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This page is aimed at primary care staff, including sample takers and reception staff. It may also be useful for other healthcare professionals.
Although cervical screening is often described as a quick and simple test, at Jo’s Cervical Cancer Trust we know that many women and people with a cervix don’t find it easy. In fact, some can find it painful, invasive or traumatising.
The role of the sample taker and other primary care staff that patients will meet cannot be overstated. You can create an environment that is welcoming, supportive and where the patient feels in control.
On this page:
If the patient calls to book an appointment, you should:
If they book an appointment online, it is good practice to email them with any essential information and to check whether they have questions.
Some patients will be uncomfortable with the idea that they are coming in for cervical screening. When they check in, don’t push them to disclose which appointment they are there for.
Remember that some patients may also disclose, verbally or non-verbally via a written note, something that makes cervical screening difficult for them. If this happens, pass it on confidentially to the sample taker in order to ensure the right person has this conversation with the patient.
COVID-19 safety measures may mean your usual routine for patients arriving at the surgery looks different. While this may make creating a welcoming environment more challenging, you can still make sure the patient feels at ease once they are invited into the examination room.
Before the patient arrives, make sure:
Once you have greeted the patient:
It can be tempting to launch into the test straight away, but remember that cervical screening isn’t a regular thing for patients. Here are our tips for putting patients at ease:
The patient needs to make an informed decision to have cervical screening. As part of that, you need to make sure they understand the test. You can ask questions and use their answers to adapt how you support them.
The patient must make an informed decision to have cervical screening. Once you have answered all of their questions and are confident they understand the test, get verbal consent that they are happy to have it.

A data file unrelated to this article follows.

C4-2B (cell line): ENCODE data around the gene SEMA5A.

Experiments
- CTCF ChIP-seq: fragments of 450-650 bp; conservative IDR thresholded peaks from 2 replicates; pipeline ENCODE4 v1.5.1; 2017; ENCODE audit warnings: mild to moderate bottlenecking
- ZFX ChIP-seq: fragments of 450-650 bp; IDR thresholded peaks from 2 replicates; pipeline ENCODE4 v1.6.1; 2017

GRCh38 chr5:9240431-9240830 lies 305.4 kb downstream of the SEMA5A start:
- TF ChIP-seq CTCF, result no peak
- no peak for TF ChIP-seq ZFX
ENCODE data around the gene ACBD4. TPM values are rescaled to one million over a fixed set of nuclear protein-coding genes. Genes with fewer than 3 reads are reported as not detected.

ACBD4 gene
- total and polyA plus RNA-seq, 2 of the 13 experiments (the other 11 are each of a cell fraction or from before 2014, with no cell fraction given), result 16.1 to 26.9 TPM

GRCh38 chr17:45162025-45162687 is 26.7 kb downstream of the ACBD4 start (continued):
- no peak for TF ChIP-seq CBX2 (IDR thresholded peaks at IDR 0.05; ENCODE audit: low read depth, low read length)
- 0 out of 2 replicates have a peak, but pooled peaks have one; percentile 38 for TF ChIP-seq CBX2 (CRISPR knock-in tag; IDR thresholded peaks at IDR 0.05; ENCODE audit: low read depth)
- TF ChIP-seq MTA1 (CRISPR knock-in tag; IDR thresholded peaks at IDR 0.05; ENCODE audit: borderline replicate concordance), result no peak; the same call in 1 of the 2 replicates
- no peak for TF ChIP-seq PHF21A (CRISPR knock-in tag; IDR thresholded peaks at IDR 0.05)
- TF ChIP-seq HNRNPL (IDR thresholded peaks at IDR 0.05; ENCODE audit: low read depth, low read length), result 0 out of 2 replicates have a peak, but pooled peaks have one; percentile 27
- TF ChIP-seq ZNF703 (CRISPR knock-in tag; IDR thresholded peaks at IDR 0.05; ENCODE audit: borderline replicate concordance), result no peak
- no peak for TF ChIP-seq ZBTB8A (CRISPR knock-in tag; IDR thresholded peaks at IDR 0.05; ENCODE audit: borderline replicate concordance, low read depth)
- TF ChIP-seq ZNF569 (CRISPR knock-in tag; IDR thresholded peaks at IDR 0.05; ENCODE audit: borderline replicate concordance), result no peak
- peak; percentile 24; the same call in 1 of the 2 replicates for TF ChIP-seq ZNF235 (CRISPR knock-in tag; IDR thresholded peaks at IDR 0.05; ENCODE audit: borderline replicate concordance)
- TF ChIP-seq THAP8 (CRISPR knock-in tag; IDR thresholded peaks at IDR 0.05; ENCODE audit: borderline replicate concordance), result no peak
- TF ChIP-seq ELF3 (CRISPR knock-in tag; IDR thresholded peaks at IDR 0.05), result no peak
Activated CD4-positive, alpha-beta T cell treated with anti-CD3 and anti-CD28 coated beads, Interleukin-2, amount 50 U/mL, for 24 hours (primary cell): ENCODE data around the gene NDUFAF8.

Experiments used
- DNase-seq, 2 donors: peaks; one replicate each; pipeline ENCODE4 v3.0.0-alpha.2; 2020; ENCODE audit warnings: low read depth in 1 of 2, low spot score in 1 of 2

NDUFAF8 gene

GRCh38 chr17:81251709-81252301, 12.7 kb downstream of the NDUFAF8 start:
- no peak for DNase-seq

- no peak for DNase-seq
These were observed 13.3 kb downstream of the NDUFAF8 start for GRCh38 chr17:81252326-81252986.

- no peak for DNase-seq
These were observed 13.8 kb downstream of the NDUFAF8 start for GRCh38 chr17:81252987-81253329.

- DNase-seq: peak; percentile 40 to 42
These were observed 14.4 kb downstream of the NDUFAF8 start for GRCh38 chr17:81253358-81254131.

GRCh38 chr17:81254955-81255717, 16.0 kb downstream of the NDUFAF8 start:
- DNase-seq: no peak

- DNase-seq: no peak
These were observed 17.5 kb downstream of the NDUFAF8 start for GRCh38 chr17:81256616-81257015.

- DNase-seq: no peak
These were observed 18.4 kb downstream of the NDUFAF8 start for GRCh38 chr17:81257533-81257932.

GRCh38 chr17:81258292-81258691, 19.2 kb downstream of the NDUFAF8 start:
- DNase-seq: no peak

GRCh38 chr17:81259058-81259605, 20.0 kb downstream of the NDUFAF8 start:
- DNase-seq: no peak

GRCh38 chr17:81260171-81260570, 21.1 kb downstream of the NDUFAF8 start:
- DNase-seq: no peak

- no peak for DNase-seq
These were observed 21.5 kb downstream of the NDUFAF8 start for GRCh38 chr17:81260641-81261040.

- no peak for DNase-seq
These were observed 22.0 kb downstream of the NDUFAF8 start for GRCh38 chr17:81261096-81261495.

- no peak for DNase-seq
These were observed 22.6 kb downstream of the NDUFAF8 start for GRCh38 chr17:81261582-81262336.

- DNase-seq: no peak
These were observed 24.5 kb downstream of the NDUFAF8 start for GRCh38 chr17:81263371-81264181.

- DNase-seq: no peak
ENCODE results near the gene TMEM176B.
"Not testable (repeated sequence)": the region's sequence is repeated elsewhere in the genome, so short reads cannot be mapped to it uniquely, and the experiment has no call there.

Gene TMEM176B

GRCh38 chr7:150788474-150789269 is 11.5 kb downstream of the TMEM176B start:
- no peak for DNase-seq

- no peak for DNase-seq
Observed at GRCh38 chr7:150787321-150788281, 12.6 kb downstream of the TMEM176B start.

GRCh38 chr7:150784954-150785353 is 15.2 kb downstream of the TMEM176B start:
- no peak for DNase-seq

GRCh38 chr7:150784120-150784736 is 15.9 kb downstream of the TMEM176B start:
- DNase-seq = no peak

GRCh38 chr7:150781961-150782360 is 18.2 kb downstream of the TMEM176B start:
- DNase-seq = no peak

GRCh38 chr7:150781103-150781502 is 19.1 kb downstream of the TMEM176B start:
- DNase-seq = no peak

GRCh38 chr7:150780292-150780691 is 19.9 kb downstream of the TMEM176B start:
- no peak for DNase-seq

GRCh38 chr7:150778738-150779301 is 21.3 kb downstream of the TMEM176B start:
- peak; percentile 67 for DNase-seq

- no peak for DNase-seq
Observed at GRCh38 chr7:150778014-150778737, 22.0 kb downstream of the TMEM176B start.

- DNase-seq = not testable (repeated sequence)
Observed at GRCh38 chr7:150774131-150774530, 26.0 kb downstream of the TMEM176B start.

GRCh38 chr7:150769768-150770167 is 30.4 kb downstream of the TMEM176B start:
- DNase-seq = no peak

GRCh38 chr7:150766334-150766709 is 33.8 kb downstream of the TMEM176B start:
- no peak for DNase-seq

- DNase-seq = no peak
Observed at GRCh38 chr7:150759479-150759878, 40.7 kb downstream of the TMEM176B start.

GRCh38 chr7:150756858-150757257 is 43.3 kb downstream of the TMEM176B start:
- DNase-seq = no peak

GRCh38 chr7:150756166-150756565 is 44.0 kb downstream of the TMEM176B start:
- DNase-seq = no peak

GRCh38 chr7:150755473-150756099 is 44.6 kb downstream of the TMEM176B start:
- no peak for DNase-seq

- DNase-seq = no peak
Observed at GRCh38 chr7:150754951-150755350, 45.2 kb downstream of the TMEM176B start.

Give the patient privacy to change and cover themselves with a paper or plastic sheet, or something they have brought from home.
It is good practice to explain every step of the test and get consent before you do it. Here are our other tips:
Research has demonstrated that water-based lubricant has a minimal effect on the sample or results, while providing relief from pain or discomfort for the patient. Ask whether the patient wants you to use a small amount of lubricant on the sides of the speculum for their comfort.
You must put the lubricant on the sides of the speculum, avoiding the tip. This is so it doesn’t touch the cervix and affect the cells.
It is important to listen to the patient and be ready to assess and respond to any pain or discomfort. In some cases, a topical oestrogen cream may be more appropriate to help with vaginal dryness, which means the patient will need to rebook cervical screening after a few weeks, so it has time to take effect. Topical oestrogen should not be used for roughly 2 to 3 days before cervical screening to avoid the sample being affected.
After the test, give the patient privacy to change again. Once the patient is ready:
Everyone reacts to cervical screening differently. Be prepared for some patients to need more time or space to process what has just happened.
Patients will receive results via letter to their home address, so need to understand the possible results beforehand. You should use this time to explain the different results and what they mean.
At the moment, patients may be particularly worried if they get an HPV result. You should explain the switch to HPV primary screening and tell them more about HPV.
Tell patients when they can expect to receive their results. If there are delays in your area, let them know.
Download cervical screening pathways for:
- Feedback given to our Public Health Engagement Coordinators
Make sure the sample pot is labelled correctly, to avoid patients having to come back for a repeat test. You may need to be more specific in your labelling for some patients, including trans men and/or non-binary people.
Research suggests that patients who are less educated are more likely to miss follow up appointments, such as colposcopy. You play an important part in educating patients about HPV and abnormal results, which may lead to increased attendance at follow up.
We recommend following up with patients who have any kind of abnormal result – HPV, cell changes or both. After you receive the results at your surgery, it is best to wait 3 working days to contact the patient.
You could ask:
We know that patients may initially react with worry at being called about results. However, your purpose is to reassure them, help them understand the results, and be a presence that can offer support.